The jury found the husband guilty of second-degree unintentional felony murder. On appeal of the conviction, the defendant challenged the validity of the CO-oximetry results. During the pretrial to determine the admissibility of the CO results, a clinical chemist provided expert testimony that the CO-oximetry results obtained with >4-wavelength technology showed no MetHb interference. On the basis of this testimony, the court ruled that the results were valid and therefore were admissible during the trial.
QUESTIONS TO CONSIDER
Was the victim’s COHb concentration at autopsy lethal?
Is CO-oximetry a reliable method for postmortem COHb measurement compared with gas chromatography (GC) and UV spectrophotometry?
What mechanisms are responsible for increases in methemoglobin (MetHb), and do increased concentrations interfere with CO-oximetry measurements of COHb?
POINTS TO REMEMBER
Although COHb concentrations >50% are associated with death, deaths have also been seen at lower CO concentrations in cases of chronic exposure or the presence of comorbidities.
Interferences, such as MetHb, in the measurement of COHb in postmortem samples are a consideration, and proper steps should be taken to ensure the accuracy of CO-oximetry measurements when such interferences are present.
CO-oximetry, with the appropriate multiwavelength technology, can be a reliable and accurate method for postmortem COHb measurement.
Author Contributions: All authors confirmed they have contributed to the intellectual content of this paper and have met the following 3 requirements: (a) significant contributions to the conception and design, acquisition of data, or analysis and interpretation of data; (b) drafting or revising the article for intellectual content; and (c) final approval of the published article.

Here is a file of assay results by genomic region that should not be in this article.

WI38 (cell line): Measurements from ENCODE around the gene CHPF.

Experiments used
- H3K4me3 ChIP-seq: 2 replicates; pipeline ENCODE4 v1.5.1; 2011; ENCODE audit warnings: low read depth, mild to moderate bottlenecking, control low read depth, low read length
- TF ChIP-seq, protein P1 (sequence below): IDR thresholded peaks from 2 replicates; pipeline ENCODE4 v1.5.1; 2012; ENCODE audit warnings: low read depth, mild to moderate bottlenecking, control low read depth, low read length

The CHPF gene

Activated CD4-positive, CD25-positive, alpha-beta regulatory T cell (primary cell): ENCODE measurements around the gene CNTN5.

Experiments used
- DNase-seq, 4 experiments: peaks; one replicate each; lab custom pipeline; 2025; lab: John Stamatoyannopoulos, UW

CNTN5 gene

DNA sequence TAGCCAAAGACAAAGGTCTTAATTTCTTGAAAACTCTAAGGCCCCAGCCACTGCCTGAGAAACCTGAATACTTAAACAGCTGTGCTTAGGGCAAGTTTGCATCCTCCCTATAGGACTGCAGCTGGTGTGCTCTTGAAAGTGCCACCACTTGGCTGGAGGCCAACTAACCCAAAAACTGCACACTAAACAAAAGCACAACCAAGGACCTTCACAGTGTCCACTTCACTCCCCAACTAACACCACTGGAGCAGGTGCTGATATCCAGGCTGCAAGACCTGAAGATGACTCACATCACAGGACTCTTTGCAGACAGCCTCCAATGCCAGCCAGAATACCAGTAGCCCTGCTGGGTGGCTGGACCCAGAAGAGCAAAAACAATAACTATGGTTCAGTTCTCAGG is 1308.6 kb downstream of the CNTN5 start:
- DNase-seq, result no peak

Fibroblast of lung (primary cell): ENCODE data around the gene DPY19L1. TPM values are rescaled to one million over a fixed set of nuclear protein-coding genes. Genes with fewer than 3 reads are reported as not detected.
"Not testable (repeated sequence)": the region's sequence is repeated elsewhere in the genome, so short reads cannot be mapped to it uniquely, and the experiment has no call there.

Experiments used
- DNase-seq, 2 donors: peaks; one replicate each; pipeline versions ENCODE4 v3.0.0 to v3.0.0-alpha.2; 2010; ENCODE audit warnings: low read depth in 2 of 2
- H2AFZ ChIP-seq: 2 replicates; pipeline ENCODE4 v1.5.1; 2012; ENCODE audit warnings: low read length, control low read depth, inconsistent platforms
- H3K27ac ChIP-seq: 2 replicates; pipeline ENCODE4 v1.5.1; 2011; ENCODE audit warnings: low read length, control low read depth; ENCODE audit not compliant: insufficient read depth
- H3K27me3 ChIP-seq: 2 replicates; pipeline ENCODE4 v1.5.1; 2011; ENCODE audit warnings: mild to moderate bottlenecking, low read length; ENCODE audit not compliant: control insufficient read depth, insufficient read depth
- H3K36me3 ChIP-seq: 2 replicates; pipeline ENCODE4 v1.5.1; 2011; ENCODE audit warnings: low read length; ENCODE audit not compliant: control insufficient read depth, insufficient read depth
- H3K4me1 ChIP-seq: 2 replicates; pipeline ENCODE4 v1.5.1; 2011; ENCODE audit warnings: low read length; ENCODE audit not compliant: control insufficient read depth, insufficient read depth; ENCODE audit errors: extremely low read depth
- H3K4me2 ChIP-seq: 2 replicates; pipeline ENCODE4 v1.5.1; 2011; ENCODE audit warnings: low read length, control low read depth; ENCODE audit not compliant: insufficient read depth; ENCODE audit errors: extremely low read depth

Authors’ Disclosures of Potential Conflicts of Interest: Upon manuscript submission, all authors completed the Disclosures of Potential Conflict of Interest form. Potential conflicts of interest:
Employment or Leadership: M.A. Hillyer, Hennepin County Medical Center.
Consultant or Advisory Role: None declared.
Stock Ownership: None declared.
Honoraria: None declared.
Research Funding: None declared.
Expert Testimony: F.S. Apple has served as an expert consultant regarding postmortem blood and COHb measurements.
Role of Sponsor: The funding organizations played no role in the design of study, choice of enrolled patients, review and interpretation of data, or preparation or approval of manuscript.
↵1 Nonstandard abbreviations: COHb, carboxyhemoglobin; GC, gas chromatography; MetHb, methemoglobin.
1 A, accident; S, suicide.
2 Decomposition of body apparent.
- © 2010 The American Association for Clinical Chemistry